I always include all foreign keys in the model because it becomes handy for certain types of queries or update operations where setting the FK is more efficient than querying the related object to create a relationship. It also ensures your FK columns aren't strangely named by EF.

  • If I filter it on FK == null, then none of the children are loaded. (I'm assuming you mean something like var nI = db.navItems.Where(p => p.fk == null).ToList()? – Ade May 30 '18 at 21:06
1

I might be wrong, but, if you have children, don't you need a parent?

public class NavItem
{
    [Key]
    [DatabaseGenerated(DatabaseGeneratedOption.Identity)]
    public int navItemId { get; set; }
    public int? parentNavItemId { get; set; }
    public int sortOrder { get; set; }
    public bool isTitle { get; set; }
    public bool isDivider { get; set; }
    public string cssClass { get; set; }
    public string name { get; set; }
    public string url { get; set; }
    public string icon { get; set; }
    public string variant { get; set; }
    public string badgeText { get; set; }
    public string badgeVariant { get; set; }

    public NavItem parentNavItem { get; set; }
    public virtual ICollection<NavItem> children { get; set; }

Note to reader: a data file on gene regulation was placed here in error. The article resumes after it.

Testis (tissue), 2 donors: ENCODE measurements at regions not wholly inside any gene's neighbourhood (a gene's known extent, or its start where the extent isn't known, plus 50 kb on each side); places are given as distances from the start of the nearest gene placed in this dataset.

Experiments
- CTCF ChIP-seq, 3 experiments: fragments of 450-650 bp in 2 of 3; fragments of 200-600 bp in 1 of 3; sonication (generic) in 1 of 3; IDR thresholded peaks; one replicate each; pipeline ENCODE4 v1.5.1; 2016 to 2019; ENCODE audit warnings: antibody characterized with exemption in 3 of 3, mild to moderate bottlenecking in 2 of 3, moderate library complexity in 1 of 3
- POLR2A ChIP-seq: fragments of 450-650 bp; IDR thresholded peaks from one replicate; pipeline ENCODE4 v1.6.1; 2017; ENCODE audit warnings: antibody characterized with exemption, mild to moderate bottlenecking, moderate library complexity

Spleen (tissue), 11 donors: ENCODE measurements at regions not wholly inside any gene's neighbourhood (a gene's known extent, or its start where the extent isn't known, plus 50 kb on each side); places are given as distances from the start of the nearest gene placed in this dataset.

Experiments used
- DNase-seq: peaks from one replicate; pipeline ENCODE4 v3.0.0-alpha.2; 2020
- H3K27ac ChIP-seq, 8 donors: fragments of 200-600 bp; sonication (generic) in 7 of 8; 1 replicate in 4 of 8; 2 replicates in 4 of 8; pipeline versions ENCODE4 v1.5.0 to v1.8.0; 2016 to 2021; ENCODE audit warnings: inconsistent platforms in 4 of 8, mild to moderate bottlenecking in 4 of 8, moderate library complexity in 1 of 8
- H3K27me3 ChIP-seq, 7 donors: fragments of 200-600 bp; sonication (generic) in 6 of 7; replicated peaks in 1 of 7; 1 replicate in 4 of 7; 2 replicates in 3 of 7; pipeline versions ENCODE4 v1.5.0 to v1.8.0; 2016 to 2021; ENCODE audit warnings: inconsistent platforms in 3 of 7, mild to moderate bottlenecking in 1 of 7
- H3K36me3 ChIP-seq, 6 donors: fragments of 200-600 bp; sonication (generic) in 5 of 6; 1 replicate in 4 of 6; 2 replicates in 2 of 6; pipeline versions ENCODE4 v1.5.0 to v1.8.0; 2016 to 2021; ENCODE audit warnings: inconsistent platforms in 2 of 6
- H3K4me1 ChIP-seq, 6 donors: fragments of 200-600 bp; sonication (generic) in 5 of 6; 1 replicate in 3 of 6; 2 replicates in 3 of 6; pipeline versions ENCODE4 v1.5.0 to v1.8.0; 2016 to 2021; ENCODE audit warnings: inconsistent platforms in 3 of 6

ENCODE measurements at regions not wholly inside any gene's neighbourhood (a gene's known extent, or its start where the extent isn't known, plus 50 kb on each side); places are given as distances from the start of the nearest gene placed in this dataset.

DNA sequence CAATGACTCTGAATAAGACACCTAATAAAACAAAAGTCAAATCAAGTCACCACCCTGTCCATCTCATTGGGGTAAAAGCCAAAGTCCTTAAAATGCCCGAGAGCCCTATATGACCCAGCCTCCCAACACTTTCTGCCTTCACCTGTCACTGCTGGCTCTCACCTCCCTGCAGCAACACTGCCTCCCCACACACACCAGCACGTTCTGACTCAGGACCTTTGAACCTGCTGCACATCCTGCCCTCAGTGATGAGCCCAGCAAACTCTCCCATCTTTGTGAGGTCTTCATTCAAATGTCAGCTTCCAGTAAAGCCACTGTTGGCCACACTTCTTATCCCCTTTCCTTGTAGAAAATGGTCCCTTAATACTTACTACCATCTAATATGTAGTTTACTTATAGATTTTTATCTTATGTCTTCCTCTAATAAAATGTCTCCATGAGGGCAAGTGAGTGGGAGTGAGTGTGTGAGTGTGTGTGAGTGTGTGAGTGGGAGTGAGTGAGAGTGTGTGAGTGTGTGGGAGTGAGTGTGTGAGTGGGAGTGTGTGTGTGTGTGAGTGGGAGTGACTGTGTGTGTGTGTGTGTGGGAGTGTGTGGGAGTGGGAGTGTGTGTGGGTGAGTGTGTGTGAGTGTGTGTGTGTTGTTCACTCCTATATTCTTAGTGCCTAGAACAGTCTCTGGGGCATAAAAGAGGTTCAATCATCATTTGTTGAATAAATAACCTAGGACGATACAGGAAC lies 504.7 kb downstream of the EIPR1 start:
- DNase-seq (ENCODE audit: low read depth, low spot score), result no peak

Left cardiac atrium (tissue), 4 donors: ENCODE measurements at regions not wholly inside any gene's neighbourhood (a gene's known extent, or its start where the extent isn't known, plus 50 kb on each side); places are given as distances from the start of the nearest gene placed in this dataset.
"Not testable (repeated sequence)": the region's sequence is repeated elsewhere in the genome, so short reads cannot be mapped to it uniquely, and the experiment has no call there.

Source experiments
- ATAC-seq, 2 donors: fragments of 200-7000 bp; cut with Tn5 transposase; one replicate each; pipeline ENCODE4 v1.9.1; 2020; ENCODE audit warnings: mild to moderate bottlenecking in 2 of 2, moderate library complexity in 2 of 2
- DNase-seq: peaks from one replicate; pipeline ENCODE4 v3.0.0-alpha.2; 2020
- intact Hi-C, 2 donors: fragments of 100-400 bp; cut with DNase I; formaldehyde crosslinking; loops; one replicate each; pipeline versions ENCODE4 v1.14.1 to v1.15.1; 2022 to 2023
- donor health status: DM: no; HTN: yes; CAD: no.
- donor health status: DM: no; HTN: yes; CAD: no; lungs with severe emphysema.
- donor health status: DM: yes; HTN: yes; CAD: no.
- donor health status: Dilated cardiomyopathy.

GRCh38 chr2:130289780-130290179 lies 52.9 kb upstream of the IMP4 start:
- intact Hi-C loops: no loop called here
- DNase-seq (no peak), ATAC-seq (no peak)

}

Then you would filter by those without a parent:

var items = db.NavItems
    .ToList() // get every item so that relations load correctly
    .Where(x => x.parentNavItemId == null) // then filter by top-level
    .ToList();
  • You need a parent in the database, but EF does that for you (the field name's a bit wonky, but that's not important right now). However, for classes containing collections of other classes (or even of the same class, i.e. recursive), no - you don't need parents... unless you need to navigate UP the tree from a start point that isn't root - not something I need to do. – Ade May 30 '18 at 21:19
  • Regarding c# naming conventions.... I presume you're largely refering to my use of camelCase instead of PascalCase? Sorry... I prefer camelCase for properties, and PascalCase for types/classes. In fact, I prefer it so much, I tweaked the rules in Visual Studio 2017 to stop pestering me to change to PascalCase... – Ade May 30 '18 at 21:21
  • @Ade EF does that for you, but you cannot filter on that and it's always better to be explicit. I don't see another way of saying "this is the root" on your structure, and that seems to be your problem – Camilo Terevinto May 30 '18 at 21:38
  • It appears that either the FK must be made available (as you describe), or an additional "isRoot" or similar property must be made available. The visible FK is better, because it's pretty much guaranteed to be accurate. – Ade May 30 '18 at 21:41
  • @Ade Then I don't see the problem with my answer...? I could run this on an in-memory database and see whether it loads the items correctly. But an isRoot column would be weird – Camilo Terevinto May 30 '18 at 21:43